Sinking profits, a slumping share price and an ongoing battle with regulators are threatening to derail the Australian government's plan to sell its majority stake in Telstra this year amid calls for the sacking of the company's chief executive Sol Trujillo.
August was full of controversy for Australia's leading telco as Trujillo went on the offensive against regulatory body, the Australian Competition and Consumer Commission, and attempted to force the issue on its prices for wholesale customers.
First, Telstra cited regulatory uncertainty for abandoning plans for its planned A$4 billion ($3.06 billion) fiber-to-the-node network, saying the decision was a 'casualty' of confused and inconsistent regulatory policy.
As the market was digesting the fall-out from that decision, widely interpreted as another pressure tactic aimed at the government and the ACCC, Telstra then announced full year financial results for the 12 months to June 30 showing a 26% fall in annual profit to A$3.18 billion, the biggest year-on-year fall in profits since listing in 1997.
The result was even more dramatic in the second half of the reporting period, with profits down 46%.
The profit announcement was then followed by another regulatory setback, with the ACCC releasing a draft ruling setting the price that Telstra can charge one of its rivals for access to its lines in suburban areas at A$17.70 ($13.50) a line, well under the A$22 a line on which Telstra has based its 2007 profit forecast.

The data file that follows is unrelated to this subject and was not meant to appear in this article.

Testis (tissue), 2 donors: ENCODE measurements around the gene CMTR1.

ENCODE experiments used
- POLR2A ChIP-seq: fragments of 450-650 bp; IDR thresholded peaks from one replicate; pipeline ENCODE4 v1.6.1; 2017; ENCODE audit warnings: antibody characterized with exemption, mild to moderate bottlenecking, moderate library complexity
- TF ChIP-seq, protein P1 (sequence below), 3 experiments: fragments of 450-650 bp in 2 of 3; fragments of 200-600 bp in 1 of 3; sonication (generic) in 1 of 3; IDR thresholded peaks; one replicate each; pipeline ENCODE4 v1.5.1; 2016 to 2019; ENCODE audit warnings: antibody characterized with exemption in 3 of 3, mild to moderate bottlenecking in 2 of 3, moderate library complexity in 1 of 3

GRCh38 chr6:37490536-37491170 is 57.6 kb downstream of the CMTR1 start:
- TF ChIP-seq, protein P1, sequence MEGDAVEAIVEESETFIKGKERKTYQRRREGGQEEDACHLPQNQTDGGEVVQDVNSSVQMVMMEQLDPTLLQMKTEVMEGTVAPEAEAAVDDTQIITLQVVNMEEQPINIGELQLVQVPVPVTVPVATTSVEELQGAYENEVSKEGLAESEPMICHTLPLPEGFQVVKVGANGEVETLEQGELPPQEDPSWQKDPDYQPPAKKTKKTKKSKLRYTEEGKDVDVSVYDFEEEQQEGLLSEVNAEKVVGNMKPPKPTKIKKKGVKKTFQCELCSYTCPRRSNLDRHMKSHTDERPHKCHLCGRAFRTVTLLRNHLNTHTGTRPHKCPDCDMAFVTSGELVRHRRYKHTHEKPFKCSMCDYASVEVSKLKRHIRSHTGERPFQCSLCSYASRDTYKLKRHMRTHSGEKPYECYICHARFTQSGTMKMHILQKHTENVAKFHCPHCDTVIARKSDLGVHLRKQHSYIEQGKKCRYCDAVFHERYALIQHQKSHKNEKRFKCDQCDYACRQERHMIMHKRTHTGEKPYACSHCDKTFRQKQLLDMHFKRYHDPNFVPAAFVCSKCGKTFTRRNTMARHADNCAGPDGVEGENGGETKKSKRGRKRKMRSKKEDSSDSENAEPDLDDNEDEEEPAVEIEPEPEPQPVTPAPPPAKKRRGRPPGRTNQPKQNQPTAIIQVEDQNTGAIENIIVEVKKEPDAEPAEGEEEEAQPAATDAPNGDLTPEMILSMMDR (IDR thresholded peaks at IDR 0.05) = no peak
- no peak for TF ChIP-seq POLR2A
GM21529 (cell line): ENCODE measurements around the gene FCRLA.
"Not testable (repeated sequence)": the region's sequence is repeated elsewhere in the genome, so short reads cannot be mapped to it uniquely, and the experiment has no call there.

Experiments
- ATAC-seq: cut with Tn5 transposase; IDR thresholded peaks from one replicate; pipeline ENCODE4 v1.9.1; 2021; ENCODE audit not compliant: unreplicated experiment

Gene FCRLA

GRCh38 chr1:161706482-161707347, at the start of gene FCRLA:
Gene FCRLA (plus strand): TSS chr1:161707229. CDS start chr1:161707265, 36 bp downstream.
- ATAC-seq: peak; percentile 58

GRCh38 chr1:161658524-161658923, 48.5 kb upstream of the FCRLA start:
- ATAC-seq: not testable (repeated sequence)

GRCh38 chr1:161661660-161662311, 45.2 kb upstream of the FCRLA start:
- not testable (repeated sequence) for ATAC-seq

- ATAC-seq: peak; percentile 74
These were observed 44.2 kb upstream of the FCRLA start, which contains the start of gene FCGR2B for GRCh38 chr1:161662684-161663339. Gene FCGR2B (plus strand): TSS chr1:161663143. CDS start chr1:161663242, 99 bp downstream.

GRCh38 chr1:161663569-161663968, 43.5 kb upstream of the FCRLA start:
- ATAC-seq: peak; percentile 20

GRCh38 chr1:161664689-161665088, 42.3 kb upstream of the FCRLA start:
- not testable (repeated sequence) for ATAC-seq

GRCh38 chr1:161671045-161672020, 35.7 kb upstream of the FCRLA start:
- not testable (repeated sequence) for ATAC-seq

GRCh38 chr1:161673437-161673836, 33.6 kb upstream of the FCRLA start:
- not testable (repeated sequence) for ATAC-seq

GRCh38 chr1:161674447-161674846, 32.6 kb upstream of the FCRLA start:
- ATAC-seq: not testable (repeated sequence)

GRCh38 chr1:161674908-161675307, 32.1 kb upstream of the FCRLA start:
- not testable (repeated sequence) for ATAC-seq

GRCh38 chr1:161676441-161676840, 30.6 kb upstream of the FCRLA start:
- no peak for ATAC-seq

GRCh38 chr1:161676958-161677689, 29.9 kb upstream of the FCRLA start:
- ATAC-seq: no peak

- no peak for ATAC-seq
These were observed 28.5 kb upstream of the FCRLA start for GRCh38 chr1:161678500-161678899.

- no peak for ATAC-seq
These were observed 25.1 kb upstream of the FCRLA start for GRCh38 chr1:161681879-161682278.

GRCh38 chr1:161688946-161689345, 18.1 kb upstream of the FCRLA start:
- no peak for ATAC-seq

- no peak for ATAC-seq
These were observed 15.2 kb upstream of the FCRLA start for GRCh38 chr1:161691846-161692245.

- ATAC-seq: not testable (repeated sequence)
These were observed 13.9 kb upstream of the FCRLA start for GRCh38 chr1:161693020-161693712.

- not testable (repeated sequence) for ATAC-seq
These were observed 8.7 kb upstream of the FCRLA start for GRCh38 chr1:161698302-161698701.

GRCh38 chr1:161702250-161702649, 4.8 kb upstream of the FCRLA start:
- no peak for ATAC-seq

The ruling, which could be applied across the board to all of Telstra's wholesale customers in suburban areas, immediately undermined Telstra's assumptions on its revenue, earnings and dividend payouts and sent the shares plummeting to A$3.67, barely above the 52-week low of A$3.60 reached in March.
The falling share price means that the government's 51.8% stake in the company is now worth barely A$24 billion ($18.3 billion), against the A$32 billion it was worth when Trujillo took up his position in July last year. The A$3.67 share price compares poorly with the A$7.40 investors paid for Telstra shares in the 1999 T2 offering, and the bearish sentiment could scupper the government's plans for a T3 retail offering of its remaining shares this year.
Finance Minister Nick Minchin, who is responsible for the sale, has said that a retail offer is now looking 'less likely' although no final decision has been made.
If the sale is cancelled, the government is likely to put its 6.44 billion Telstra shares into its newly formed Future Fund established to pay the ongoing pensions of the public service. The original plan had been to sell the shares in the T3 float and putt the proceeds into the Future Fund for further investment.
The controversy over Telstra has put the spotlight firmly onto Trujillo, with local reports contrasting his A$8.7 million annual pay packet with the fact that the company had declined 25% in value under his tenure.
West Australian member of parliament Don Randall called for Trujillo to be sacked, saying Australia should 'cut its losses' and that the US-born executive had 'done a very ordinary job.' Both Prime Minister John Howard and Communications Minister Helen Coonon have refused to publicly support Trujillo.